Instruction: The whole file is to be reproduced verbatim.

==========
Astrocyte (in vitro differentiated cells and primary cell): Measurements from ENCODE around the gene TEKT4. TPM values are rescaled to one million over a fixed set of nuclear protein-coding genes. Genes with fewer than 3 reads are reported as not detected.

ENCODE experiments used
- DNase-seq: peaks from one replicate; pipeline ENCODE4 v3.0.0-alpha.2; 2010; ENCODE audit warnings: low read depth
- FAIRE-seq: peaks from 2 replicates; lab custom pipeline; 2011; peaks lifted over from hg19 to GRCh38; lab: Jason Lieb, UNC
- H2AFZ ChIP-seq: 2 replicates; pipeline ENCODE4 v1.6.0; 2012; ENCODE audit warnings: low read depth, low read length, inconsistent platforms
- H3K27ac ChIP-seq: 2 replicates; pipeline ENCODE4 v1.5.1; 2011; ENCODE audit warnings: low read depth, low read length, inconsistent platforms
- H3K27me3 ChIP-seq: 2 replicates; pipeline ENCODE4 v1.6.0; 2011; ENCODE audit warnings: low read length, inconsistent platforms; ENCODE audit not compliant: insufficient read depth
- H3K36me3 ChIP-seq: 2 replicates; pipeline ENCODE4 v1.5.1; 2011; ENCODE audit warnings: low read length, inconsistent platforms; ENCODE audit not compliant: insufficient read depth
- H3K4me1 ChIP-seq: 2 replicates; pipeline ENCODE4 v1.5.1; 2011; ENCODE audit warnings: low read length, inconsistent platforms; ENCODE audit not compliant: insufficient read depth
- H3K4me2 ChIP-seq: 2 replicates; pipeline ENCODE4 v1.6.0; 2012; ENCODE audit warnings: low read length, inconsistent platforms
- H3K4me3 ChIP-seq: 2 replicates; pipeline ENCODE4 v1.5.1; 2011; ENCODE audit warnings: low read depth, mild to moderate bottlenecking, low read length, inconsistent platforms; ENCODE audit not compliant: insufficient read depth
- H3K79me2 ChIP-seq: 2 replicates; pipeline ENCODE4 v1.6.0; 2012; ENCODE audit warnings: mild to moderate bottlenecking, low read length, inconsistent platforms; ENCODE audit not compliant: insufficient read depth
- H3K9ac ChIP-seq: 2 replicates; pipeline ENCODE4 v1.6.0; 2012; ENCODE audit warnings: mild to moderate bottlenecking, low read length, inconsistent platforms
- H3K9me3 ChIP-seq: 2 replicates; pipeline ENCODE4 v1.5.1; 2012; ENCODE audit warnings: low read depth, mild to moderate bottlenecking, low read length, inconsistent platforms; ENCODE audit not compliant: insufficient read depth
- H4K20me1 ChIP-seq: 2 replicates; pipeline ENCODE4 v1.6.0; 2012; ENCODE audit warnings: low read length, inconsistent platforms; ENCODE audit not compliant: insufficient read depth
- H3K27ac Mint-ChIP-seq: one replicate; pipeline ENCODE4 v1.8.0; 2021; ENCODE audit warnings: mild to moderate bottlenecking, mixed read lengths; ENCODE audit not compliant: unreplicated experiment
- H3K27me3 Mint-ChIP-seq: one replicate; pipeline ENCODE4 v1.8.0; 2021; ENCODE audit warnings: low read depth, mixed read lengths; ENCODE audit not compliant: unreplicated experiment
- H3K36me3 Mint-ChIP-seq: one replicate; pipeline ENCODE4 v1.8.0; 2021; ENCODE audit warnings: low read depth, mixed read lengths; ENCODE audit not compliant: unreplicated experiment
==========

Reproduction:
Astrocyte (in vitro differentiated cells and primary cell): Measurements from ENCODE around the gene TEKT4. TPM values are rescaled to one million over a fixed set of nuclear protein-coding genes. Genes with fewer than 3 reads are reported as not detected.

ENCODE experiments used
- DNase-seq: peaks from one replicate; pipeline ENCODE4 v3.0.0-alpha.2; 2010; ENCODE audit warnings: low read depth
- FAIRE-seq: peaks from 2 replicates; lab custom pipeline; 2011; peaks lifted over from hg19 to GRCh38; lab: Jason Lieb, UNC
- H2AFZ ChIP-seq: 2 replicates; pipeline ENCODE4 v1.6.0; 2012; ENCODE audit warnings: low read depth, low read length, inconsistent platforms
- H3K27ac ChIP-seq: 2 replicates; pipeline ENCODE4 v1.5.1; 2011; ENCODE audit warnings: low read depth, low read length, inconsistent platforms
- H3K27me3 ChIP-seq: 2 replicates; pipeline ENCODE4 v1.6.0; 2011; ENCODE audit warnings: low read length, inconsistent platforms; ENCODE audit not compliant: insufficient read depth
- H3K36me3 ChIP-seq: 2 replicates; pipeline ENCODE4 v1.5.1; 2011; ENCODE audit warnings: low read length, inconsistent platforms; ENCODE audit not compliant: insufficient read depth
- H3K4me1 ChIP-seq: 2 replicates; pipeline ENCODE4 v1.5.1; 2011; ENCODE audit warnings: low read length, inconsistent platforms; ENCODE audit not compliant: insufficient read depth
- H3K4me2 ChIP-seq: 2 replicates; pipeline ENCODE4 v1.6.0; 2012; ENCODE audit warnings: low read length, inconsistent platforms
- H3K4me3 ChIP-seq: 2 replicates; pipeline ENCODE4 v1.5.1; 2011; ENCODE audit warnings: low read depth, mild to moderate bottlenecking, low read length, inconsistent platforms; ENCODE audit not compliant: insufficient read depth
- H3K79me2 ChIP-seq: 2 replicates; pipeline ENCODE4 v1.6.0; 2012; ENCODE audit warnings: mild to moderate bottlenecking, low read length, inconsistent platforms; ENCODE audit not compliant: insufficient read depth
- H3K9ac ChIP-seq: 2 replicates; pipeline ENCODE4 v1.6.0; 2012; ENCODE audit warnings: mild to moderate bottlenecking, low read length, inconsistent platforms
- H3K9me3 ChIP-seq: 2 replicates; pipeline ENCODE4 v1.5.1; 2012; ENCODE audit warnings: low read depth, mild to moderate bottlenecking, low read length, inconsistent platforms; ENCODE audit not compliant: insufficient read depth
- H4K20me1 ChIP-seq: 2 replicates; pipeline ENCODE4 v1.6.0; 2012; ENCODE audit warnings: low read length, inconsistent platforms; ENCODE audit not compliant: insufficient read depth
- H3K27ac Mint-ChIP-seq: one replicate; pipeline ENCODE4 v1.8.0; 2021; ENCODE audit warnings: mild to moderate bottlenecking, mixed read lengths; ENCODE audit not compliant: unreplicated experiment
- H3K27me3 Mint-ChIP-seq: one replicate; pipeline ENCODE4 v1.8.0; 2021; ENCODE audit warnings: low read depth, mixed read lengths; ENCODE audit not compliant: unreplicated experiment
- H3K36me3 Mint-ChIP-seq: one replicate; pipeline ENCODE4 v1.8.0; 2021; ENCODE audit warnings: low read depth, mixed read lengths; ENCODE audit not compliant: unreplicated experiment